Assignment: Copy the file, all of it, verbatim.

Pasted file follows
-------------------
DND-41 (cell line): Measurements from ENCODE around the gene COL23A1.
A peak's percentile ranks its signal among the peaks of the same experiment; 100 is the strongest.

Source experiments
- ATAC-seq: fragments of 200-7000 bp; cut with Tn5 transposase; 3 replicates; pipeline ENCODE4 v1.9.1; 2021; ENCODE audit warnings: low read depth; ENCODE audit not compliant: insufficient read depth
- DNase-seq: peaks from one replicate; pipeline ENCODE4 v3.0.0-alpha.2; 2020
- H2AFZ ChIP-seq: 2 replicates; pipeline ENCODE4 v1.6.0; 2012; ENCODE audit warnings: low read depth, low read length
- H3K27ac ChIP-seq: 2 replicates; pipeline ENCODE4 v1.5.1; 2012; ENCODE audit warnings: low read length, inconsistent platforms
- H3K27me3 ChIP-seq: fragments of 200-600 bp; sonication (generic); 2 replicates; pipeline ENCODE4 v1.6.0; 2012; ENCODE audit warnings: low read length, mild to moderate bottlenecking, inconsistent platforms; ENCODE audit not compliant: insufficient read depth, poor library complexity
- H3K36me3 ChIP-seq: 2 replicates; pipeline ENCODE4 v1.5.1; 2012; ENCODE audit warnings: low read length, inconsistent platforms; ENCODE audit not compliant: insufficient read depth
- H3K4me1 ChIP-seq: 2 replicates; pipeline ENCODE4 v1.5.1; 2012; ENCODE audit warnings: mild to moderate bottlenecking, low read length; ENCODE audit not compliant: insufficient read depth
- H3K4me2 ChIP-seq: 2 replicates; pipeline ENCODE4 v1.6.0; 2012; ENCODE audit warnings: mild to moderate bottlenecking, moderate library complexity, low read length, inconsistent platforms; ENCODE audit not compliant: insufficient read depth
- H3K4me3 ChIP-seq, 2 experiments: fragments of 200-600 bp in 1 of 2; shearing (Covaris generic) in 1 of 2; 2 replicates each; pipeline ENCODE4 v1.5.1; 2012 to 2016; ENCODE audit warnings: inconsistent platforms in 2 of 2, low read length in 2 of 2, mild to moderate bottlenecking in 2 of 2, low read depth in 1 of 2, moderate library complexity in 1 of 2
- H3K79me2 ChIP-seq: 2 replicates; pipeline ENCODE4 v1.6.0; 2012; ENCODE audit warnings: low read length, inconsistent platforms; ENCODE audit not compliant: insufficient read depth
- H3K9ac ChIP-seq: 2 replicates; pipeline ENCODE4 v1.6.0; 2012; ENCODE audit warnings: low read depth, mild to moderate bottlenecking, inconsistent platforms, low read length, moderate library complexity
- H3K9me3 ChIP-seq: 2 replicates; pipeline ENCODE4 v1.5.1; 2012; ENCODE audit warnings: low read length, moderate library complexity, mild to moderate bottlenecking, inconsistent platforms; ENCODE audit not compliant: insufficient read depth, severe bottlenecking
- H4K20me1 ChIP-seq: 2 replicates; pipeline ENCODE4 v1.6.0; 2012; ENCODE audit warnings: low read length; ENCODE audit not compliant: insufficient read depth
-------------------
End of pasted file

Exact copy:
DND-41 (cell line): Measurements from ENCODE around the gene COL23A1.
A peak's percentile ranks its signal among the peaks of the same experiment; 100 is the strongest.

Source experiments
- ATAC-seq: fragments of 200-7000 bp; cut with Tn5 transposase; 3 replicates; pipeline ENCODE4 v1.9.1; 2021; ENCODE audit warnings: low read depth; ENCODE audit not compliant: insufficient read depth
- DNase-seq: peaks from one replicate; pipeline ENCODE4 v3.0.0-alpha.2; 2020
- H2AFZ ChIP-seq: 2 replicates; pipeline ENCODE4 v1.6.0; 2012; ENCODE audit warnings: low read depth, low read length
- H3K27ac ChIP-seq: 2 replicates; pipeline ENCODE4 v1.5.1; 2012; ENCODE audit warnings: low read length, inconsistent platforms
- H3K27me3 ChIP-seq: fragments of 200-600 bp; sonication (generic); 2 replicates; pipeline ENCODE4 v1.6.0; 2012; ENCODE audit warnings: low read length, mild to moderate bottlenecking, inconsistent platforms; ENCODE audit not compliant: insufficient read depth, poor library complexity
- H3K36me3 ChIP-seq: 2 replicates; pipeline ENCODE4 v1.5.1; 2012; ENCODE audit warnings: low read length, inconsistent platforms; ENCODE audit not compliant: insufficient read depth
- H3K4me1 ChIP-seq: 2 replicates; pipeline ENCODE4 v1.5.1; 2012; ENCODE audit warnings: mild to moderate bottlenecking, low read length; ENCODE audit not compliant: insufficient read depth
- H3K4me2 ChIP-seq: 2 replicates; pipeline ENCODE4 v1.6.0; 2012; ENCODE audit warnings: mild to moderate bottlenecking, moderate library complexity, low read length, inconsistent platforms; ENCODE audit not compliant: insufficient read depth
- H3K4me3 ChIP-seq, 2 experiments: fragments of 200-600 bp in 1 of 2; shearing (Covaris generic) in 1 of 2; 2 replicates each; pipeline ENCODE4 v1.5.1; 2012 to 2016; ENCODE audit warnings: inconsistent platforms in 2 of 2, low read length in 2 of 2, mild to moderate bottlenecking in 2 of 2, low read depth in 1 of 2, moderate library complexity in 1 of 2
- H3K79me2 ChIP-seq: 2 replicates; pipeline ENCODE4 v1.6.0; 2012; ENCODE audit warnings: low read length, inconsistent platforms; ENCODE audit not compliant: insufficient read depth
- H3K9ac ChIP-seq: 2 replicates; pipeline ENCODE4 v1.6.0; 2012; ENCODE audit warnings: low read depth, mild to moderate bottlenecking, inconsistent platforms, low read length, moderate library complexity
- H3K9me3 ChIP-seq: 2 replicates; pipeline ENCODE4 v1.5.1; 2012; ENCODE audit warnings: low read length, moderate library complexity, mild to moderate bottlenecking, inconsistent platforms; ENCODE audit not compliant: insufficient read depth, severe bottlenecking
- H4K20me1 ChIP-seq: 2 replicates; pipeline ENCODE4 v1.6.0; 2012; ENCODE audit warnings: low read length; ENCODE audit not compliant: insufficient read depth